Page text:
May 24, 2024

What Is Nationwide Court Reporting And Why Is It In High Demand?

Indianapolis court reporter

Are you a fast typer? Do you have a strong eye for detail that most people overlook? You may want to consider becoming a court reporter. This is easily one of the fastest growing career fields in the United States today, a hybrid between technology, writing and the judicial system that is requiring more and more participants to stay afloat. Thousands of students are studying the art of stenography and translation in schools across the country — if you’ve considered applying your skills to a successful and highly demanded career field, continue reading below to get yourself started on the right track with nationwide court reporting.

What Is Nationwide Court Reporting?

The field of nationwide court reporting revolves around recording and reporting the occurrences in the courtroom for future reference. It’s estimated more than 70% of the nation’s 50,000 court reporters work outside of the court, however, and this field only grows more and more flexible by the day. The three national court reporting associations in the United States regularly over see the rigid standards and requirements that outline the field — the National Court Reporters Association (NCRA), the National Verbatim Reporters Association (NVRA) and the American Association of Electronic Reporters and Transcribers (AAERT).

How Does Court Reporting Work?

Thanks to court reporting information can accurately be transcribed and saved for a variety of involved parties. Court reporter responsibilities require a fast typing hand, consistent focus and an eye for detail. A stenographic court reporter, for example, uses a stenotype machine to record shorthand versions of the spoken word at speeds of 225 words per minute. Similar fields that involve the transcribing of language include, but are not limited to, interpreters, educational transcriptionists, translators and journalism.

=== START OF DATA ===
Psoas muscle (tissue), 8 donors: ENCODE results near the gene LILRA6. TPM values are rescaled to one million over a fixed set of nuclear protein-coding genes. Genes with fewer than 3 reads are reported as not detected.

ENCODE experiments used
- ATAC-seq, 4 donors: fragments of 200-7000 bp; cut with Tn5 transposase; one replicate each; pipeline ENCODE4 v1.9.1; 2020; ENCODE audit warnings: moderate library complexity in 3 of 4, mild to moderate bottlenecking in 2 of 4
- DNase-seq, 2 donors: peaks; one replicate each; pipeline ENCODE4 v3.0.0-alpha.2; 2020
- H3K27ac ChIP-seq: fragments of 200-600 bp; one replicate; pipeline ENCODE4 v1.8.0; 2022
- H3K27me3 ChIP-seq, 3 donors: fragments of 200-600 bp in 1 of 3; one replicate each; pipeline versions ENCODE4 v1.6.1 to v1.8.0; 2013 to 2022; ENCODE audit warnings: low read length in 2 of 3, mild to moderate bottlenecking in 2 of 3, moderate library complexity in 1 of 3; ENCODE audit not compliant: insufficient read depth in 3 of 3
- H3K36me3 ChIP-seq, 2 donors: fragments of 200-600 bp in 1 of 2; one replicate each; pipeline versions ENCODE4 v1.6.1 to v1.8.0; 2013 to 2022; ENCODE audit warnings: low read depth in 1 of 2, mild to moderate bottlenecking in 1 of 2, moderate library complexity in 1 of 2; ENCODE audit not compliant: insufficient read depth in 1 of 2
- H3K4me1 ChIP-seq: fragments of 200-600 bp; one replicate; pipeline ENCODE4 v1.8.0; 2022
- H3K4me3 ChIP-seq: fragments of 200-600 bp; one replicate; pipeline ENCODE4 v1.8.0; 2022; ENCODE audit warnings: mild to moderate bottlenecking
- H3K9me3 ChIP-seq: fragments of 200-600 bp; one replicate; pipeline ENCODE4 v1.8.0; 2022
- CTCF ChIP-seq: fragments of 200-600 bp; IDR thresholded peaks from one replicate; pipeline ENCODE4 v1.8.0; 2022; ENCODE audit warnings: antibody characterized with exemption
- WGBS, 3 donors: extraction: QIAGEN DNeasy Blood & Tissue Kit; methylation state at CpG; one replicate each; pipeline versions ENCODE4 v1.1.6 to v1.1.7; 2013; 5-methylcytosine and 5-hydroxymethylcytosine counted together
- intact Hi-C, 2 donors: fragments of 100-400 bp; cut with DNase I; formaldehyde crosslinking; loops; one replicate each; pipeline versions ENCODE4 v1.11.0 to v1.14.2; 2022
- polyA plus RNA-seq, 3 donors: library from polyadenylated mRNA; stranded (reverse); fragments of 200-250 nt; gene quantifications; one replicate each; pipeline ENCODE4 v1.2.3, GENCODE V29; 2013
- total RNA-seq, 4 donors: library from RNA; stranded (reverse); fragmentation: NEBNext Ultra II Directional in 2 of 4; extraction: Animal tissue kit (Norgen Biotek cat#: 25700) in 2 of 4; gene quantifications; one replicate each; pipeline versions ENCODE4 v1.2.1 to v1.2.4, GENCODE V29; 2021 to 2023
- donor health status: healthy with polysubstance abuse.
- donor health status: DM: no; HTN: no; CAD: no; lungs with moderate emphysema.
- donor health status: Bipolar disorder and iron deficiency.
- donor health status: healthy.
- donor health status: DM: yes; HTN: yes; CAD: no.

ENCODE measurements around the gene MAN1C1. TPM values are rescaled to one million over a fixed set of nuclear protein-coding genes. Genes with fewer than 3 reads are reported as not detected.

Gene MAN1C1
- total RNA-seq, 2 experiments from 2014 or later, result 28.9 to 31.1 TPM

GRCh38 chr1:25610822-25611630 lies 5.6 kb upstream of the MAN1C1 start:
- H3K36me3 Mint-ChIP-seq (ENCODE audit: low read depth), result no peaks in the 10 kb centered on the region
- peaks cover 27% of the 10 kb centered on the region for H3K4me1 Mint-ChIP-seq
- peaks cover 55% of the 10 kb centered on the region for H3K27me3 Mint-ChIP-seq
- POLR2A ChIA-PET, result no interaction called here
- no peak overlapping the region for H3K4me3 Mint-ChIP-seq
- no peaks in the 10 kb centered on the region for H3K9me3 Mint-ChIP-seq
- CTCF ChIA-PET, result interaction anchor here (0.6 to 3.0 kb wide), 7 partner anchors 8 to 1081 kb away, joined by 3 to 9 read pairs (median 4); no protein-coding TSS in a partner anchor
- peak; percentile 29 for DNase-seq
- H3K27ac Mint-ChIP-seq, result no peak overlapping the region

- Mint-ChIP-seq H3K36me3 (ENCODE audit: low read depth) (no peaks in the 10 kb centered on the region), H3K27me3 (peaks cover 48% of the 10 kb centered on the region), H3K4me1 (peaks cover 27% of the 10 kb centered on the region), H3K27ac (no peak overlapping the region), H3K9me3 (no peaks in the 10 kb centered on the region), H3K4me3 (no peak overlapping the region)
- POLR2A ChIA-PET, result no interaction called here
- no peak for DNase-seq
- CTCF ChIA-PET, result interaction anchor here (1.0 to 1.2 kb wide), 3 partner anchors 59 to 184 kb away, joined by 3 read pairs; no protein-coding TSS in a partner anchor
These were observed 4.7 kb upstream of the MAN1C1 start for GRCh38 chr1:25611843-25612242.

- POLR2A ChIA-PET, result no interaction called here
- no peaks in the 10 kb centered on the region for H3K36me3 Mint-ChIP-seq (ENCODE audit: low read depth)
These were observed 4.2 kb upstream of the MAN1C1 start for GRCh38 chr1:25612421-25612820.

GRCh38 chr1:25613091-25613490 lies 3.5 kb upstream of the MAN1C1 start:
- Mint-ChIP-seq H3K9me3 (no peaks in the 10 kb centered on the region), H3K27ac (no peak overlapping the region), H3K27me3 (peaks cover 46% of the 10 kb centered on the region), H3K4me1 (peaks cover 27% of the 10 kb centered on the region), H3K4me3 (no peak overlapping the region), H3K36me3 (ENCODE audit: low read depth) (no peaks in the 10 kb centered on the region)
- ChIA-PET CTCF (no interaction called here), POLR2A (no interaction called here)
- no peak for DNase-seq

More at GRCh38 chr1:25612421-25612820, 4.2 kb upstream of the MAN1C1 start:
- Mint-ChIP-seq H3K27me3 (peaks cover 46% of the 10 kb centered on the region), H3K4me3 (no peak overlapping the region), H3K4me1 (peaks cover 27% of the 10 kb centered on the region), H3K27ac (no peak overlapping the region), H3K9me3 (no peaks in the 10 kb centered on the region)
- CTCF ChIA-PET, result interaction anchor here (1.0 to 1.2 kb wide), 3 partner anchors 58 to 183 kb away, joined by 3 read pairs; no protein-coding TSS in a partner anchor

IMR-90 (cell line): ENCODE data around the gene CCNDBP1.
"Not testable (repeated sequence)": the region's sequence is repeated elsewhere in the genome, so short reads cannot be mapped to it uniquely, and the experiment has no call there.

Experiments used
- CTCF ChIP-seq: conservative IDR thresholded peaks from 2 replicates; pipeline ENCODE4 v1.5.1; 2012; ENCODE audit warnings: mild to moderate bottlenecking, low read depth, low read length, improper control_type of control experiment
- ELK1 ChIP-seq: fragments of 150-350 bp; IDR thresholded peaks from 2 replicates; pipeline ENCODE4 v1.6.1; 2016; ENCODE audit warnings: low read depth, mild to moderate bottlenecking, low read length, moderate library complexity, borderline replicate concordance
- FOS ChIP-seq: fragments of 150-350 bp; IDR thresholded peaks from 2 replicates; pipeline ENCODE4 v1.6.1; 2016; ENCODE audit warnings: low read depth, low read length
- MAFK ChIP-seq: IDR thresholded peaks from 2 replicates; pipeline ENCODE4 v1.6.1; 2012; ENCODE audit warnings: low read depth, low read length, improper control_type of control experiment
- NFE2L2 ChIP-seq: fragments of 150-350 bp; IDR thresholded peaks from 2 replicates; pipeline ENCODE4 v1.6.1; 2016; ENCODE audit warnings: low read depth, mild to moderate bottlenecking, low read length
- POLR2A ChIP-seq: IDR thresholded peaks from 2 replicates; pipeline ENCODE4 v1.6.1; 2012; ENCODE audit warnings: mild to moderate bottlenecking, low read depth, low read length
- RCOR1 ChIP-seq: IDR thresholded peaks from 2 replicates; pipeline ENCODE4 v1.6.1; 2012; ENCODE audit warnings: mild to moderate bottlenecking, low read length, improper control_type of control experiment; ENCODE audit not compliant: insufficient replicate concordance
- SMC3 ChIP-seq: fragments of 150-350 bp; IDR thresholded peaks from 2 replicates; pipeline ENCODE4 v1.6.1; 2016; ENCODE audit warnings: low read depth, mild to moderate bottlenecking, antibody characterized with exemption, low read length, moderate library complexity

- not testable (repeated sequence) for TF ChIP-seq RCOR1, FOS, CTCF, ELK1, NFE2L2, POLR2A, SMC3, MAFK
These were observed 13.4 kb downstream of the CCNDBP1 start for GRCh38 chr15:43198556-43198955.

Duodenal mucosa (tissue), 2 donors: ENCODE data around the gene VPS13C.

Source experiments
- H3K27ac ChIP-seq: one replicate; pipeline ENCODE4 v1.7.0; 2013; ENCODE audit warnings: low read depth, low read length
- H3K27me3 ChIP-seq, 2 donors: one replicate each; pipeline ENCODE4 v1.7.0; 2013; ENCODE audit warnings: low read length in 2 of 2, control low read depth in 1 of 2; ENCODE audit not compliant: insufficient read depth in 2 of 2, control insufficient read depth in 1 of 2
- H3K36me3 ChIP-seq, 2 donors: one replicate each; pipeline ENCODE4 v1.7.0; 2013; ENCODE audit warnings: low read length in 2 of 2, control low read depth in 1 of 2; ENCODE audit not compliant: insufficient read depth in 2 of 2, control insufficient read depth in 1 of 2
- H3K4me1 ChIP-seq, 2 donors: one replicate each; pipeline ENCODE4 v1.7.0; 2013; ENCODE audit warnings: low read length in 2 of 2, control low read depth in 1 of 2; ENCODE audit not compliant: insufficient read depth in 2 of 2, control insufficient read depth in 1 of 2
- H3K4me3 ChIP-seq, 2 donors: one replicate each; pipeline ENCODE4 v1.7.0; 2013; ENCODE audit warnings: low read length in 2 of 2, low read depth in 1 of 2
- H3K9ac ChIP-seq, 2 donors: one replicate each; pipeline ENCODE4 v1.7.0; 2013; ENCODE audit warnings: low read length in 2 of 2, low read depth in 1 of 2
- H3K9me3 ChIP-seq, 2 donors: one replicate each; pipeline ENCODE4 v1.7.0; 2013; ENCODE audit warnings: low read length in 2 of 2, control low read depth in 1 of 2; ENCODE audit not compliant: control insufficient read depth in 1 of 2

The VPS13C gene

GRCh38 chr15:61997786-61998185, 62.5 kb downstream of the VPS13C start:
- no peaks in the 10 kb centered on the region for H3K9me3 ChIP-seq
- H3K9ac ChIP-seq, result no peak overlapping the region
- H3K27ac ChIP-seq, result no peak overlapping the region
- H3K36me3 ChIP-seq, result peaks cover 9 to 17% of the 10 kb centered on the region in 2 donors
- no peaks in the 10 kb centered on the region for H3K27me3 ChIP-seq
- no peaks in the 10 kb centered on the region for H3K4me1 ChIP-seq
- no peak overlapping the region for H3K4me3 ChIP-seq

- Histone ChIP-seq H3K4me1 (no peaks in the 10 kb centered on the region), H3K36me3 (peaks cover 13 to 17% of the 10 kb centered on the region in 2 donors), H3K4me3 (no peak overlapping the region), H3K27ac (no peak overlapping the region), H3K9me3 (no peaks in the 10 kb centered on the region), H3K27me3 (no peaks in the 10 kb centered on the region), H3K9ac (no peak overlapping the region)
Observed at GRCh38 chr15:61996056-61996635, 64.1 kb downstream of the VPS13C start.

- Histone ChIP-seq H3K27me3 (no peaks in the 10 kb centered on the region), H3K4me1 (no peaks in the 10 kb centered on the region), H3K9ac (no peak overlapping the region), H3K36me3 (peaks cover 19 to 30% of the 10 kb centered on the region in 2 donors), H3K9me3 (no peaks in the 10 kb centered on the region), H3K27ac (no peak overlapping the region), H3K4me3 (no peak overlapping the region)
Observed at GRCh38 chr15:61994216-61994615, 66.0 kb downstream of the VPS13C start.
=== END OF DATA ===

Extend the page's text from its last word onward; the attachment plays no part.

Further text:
What Are The Requirements?

Due to the rigorous and highly specific nature of the field, it takes at least a few years of hard study and practice for an individual to meet the standards of court reporting. The court reporting education program and certification process both take an average of 33 months. Those studying to become court reporters, from students to interns, should be prepared to spend as many as 15 hours per week transcribing the spoken word in order to develop their skills proper. The minimum speed required to become officially certified by the NCRA is 225 words per minute.

What Is The Technology?

Modern digital technology has made accurate recording and information storage an easier task. As such, court reporters rely on a combination of hard skill and modern technology to do their jobs to the best of their ability. A stenographic court reporter will use a stenotype machine to record shorthands of the spoken word, as fast as 225 words per minute on average. The year 2012 saw over 21,000 court reporters working full-time in the country.

How Do I Get Started?

If you want to pursue a career in the field of national court reporting, you need to figure out which program you want to enter into. While the certification program may differ from state to state, the ability to capture 225 testimony words per minute in addition to requirements for court reports, such as transcribing 200 jury charge words per minute, is generally the standard. The employment of court reporters is projected by industry professionals to grow a stunning 10% between 2012 and 2022. While some court reporters work outside of the court, others are established at court reporting firms. With figures like this, the time has never been better to pursue a career in court reporting.

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